If you haven’t seen this amazing TED talk, then I definitely recommend!

Kelly McGonigal discusses the medical effects of stress versus the effects of what we believe about stress. Evidence from the study of 30,000 people showed that those who experienced a lot of stress were 43% more likely to die early – but this was only true of those who believed their stress to be a bad thing. For those who believed that their stress response to be a good thing; who saw the physical symptoms of stress not as fear and anxiety, but as their bodies becoming stronger and more aware, preparing to rise to a challenge; they were happy and healthy despite coping with large amounts of stress in their daily lives.

This way of thinking really goes against the grain. In our modern world, we’re programmed to see stress as a bad thing. If you picture a ‘stressed-out’ teacher, you don’t see some fantastically healthy and happy individual, consistently stepping up to challenges. No. You think of some wide-eyed, sleep-deprived maniac rocking in the corner of the staff room, surrounded by target sheets, coated in red pen and drool.

So maybe if we re-wire our thinking as to what stress actually is, we might actually find that it can become like a slightly cheap, uncomfortable sofa – while it takes some getting used to when you first test it out, you soon find that after a little while of sitting down, the cushion has moulded to fit your backside and it feels okay.      

As McGonigal tells us, the body responds to stress in some really incredible ways. Alongside the release of adrenaline and the whole ‘fight or flight’ response, the body also releases the hormone Oxytocin. As far as hormones go, this one has a serious amount of street cred. Also known affectionately as the ‘cuddle hormone,’ Oxytocin is all about human connection. Its release in times of stress heals and strengthens the heart, protecting us from the effects of adrenaline, as well as motivating us to seek or give support, tell those around us how we feel and basically, to connect with others. It’s really incredible! McGonigal also reminds us that those who care for others appear to be the most immune to the negative effects of stress.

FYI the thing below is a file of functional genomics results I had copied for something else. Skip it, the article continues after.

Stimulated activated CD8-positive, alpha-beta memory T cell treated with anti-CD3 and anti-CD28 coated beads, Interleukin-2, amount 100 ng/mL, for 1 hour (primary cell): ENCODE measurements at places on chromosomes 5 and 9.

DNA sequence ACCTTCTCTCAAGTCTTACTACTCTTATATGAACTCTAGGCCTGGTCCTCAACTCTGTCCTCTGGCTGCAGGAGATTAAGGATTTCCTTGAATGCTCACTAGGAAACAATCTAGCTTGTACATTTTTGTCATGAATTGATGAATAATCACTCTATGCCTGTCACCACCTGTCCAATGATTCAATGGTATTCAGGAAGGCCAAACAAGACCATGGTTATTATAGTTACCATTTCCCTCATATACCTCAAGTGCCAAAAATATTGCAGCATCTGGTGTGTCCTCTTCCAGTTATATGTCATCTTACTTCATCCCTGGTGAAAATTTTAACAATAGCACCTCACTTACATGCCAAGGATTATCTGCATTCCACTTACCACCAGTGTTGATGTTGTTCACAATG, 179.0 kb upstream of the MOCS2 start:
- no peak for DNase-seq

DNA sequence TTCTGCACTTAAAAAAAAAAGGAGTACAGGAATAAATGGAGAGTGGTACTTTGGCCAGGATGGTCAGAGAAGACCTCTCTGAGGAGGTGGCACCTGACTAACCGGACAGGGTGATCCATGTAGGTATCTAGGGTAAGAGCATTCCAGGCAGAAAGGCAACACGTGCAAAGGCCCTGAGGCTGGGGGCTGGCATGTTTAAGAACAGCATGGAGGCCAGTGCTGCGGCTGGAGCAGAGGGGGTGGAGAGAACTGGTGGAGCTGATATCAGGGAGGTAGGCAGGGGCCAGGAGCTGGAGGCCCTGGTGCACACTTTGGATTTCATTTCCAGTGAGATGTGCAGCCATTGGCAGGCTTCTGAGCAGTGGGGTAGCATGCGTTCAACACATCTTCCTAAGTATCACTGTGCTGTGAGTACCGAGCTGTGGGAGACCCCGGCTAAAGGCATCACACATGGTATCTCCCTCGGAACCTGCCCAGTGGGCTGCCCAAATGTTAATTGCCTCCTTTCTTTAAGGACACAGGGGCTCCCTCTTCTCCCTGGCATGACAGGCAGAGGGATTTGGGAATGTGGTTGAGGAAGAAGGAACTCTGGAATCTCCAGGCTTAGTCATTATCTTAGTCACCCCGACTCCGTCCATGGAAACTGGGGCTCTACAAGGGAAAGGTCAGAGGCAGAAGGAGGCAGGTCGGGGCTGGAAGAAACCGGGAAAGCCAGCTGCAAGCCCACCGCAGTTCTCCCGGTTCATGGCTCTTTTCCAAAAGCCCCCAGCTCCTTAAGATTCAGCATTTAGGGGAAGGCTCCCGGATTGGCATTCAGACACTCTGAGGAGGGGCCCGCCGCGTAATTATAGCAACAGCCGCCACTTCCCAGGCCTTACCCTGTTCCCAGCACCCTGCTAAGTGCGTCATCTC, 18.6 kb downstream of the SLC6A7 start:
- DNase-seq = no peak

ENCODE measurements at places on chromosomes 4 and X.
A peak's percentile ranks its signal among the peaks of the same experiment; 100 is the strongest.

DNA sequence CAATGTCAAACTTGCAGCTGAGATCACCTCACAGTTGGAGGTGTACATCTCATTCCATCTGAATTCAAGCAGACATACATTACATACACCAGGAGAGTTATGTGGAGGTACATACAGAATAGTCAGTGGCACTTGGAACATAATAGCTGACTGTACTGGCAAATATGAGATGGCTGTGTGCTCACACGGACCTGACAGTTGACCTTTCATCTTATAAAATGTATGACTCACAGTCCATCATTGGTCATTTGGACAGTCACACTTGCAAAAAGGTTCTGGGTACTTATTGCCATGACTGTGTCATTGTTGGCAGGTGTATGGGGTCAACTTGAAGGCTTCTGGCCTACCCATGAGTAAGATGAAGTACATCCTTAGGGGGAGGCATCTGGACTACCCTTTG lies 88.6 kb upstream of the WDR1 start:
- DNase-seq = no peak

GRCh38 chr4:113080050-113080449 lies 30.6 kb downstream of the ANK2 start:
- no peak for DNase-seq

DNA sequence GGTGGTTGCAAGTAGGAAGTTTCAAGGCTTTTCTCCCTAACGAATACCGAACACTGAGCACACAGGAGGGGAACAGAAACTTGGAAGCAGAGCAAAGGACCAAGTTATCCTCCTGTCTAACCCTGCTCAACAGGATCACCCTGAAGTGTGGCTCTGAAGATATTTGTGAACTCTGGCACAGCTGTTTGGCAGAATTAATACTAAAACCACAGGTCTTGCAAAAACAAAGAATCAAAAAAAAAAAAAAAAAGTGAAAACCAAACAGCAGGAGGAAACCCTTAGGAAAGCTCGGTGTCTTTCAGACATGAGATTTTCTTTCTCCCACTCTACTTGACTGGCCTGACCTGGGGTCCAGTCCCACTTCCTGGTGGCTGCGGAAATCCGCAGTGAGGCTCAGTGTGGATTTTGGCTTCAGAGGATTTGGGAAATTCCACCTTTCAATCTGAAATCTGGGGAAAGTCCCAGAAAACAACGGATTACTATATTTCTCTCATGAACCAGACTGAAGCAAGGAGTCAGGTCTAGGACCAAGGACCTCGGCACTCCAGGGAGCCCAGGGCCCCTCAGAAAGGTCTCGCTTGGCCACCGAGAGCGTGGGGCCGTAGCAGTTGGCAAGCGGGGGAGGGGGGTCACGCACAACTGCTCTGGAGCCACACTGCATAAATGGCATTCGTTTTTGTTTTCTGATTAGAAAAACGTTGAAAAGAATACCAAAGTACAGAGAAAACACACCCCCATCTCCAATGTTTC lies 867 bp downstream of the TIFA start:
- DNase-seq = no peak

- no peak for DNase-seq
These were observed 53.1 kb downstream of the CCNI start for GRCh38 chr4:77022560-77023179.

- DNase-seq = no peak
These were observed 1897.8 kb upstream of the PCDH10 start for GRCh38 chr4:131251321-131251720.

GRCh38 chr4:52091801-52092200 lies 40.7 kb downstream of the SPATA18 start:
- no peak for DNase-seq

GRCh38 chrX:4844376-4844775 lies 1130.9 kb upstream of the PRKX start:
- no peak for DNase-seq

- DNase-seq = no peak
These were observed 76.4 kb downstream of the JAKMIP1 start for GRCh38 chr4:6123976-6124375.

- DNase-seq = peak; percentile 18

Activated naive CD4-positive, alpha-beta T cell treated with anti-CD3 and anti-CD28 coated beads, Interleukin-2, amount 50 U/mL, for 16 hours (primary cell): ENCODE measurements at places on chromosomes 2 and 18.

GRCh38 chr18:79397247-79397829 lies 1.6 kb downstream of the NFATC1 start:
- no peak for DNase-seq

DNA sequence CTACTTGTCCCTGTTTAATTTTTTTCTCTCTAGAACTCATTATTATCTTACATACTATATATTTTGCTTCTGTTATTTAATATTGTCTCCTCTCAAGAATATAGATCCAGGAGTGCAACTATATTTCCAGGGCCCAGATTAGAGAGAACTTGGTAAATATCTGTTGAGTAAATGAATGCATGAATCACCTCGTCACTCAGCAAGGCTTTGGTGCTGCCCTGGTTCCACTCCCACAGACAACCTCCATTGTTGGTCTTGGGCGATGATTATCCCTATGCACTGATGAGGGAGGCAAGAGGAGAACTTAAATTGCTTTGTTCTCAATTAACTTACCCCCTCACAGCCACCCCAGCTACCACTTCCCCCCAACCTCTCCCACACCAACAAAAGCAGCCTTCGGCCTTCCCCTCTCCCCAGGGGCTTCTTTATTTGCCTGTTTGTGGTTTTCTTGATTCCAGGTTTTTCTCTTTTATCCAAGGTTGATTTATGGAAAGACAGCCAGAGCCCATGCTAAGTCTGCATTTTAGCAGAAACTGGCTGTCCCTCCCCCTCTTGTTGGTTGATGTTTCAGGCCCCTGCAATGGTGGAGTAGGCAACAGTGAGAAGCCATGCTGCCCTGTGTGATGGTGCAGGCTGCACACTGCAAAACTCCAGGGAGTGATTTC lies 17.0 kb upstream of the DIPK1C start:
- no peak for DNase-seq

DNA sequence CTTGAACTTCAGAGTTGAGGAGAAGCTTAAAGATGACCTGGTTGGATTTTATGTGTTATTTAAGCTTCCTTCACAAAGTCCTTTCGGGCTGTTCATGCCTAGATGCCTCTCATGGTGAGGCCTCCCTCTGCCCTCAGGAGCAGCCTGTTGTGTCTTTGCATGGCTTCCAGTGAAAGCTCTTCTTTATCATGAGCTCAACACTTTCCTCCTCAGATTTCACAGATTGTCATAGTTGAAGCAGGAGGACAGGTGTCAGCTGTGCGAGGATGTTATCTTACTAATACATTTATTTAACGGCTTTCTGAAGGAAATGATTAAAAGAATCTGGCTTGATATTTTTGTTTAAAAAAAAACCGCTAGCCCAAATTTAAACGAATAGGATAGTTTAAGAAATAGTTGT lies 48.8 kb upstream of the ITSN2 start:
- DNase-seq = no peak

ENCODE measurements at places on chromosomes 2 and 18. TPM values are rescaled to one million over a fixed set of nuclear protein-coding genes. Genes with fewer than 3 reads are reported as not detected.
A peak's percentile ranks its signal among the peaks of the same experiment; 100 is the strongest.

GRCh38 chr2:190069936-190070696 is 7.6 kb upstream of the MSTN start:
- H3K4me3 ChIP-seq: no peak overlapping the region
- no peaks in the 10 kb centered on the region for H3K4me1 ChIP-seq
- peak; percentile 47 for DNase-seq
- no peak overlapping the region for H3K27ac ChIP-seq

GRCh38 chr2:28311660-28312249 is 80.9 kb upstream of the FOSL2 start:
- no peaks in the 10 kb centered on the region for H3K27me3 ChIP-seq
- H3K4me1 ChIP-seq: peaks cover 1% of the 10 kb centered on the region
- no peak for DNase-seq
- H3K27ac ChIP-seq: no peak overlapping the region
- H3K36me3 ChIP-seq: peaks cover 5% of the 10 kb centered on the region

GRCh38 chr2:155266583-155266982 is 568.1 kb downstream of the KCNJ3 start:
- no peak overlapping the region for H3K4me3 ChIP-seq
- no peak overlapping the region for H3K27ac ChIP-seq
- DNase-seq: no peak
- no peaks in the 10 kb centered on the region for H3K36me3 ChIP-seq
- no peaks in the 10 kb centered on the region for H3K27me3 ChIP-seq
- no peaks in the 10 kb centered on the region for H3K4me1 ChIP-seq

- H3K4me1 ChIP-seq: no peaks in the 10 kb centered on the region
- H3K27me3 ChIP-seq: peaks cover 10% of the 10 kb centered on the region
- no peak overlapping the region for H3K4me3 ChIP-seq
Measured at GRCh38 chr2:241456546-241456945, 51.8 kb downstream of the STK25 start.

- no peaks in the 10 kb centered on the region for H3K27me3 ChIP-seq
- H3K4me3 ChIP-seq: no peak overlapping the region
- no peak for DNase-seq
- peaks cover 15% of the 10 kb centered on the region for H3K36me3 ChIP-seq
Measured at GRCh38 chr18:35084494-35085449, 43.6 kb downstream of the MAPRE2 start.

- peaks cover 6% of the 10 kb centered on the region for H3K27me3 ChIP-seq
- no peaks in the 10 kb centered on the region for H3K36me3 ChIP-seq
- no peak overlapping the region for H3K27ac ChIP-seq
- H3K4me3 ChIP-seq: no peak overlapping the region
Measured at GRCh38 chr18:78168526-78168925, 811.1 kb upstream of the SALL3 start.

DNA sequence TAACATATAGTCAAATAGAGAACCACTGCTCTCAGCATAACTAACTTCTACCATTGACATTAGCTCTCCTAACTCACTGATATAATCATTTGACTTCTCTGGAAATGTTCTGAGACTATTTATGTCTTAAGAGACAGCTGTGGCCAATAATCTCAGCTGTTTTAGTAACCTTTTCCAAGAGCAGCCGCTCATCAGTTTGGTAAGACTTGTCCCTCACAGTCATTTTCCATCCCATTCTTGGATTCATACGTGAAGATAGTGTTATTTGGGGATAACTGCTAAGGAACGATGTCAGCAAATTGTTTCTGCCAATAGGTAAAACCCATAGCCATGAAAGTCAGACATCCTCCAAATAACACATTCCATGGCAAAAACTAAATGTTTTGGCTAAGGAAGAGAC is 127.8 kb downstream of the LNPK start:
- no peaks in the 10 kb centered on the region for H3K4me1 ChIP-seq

She calls the stress response the ‘biology of courage’ which I just think is terrific. Just imagine, if all of the ‘stressed’ teachers learnt to re-think their stress as a positive, empowering thing. Or even better, what if we taught this approach in schools to worried year 6s approaching SATs, or year 11s gearing up for final exams. How would this impact results if our students saw increased heart-rate, sweaty palms and slow-motion, ‘cotton wool’ thinking as their body making them hyper-aware and heightening their senses so that they could ace their exam?      

As Kelly McGonigal tells us, perhaps the most powerful part of this is that by accepting our stress and viewing it positively, we are saying that we can trust ourselves to handle what life throws at us, and that we can face these challenges with others. If nothing else, this is a message that needs sharing with our staff and our students.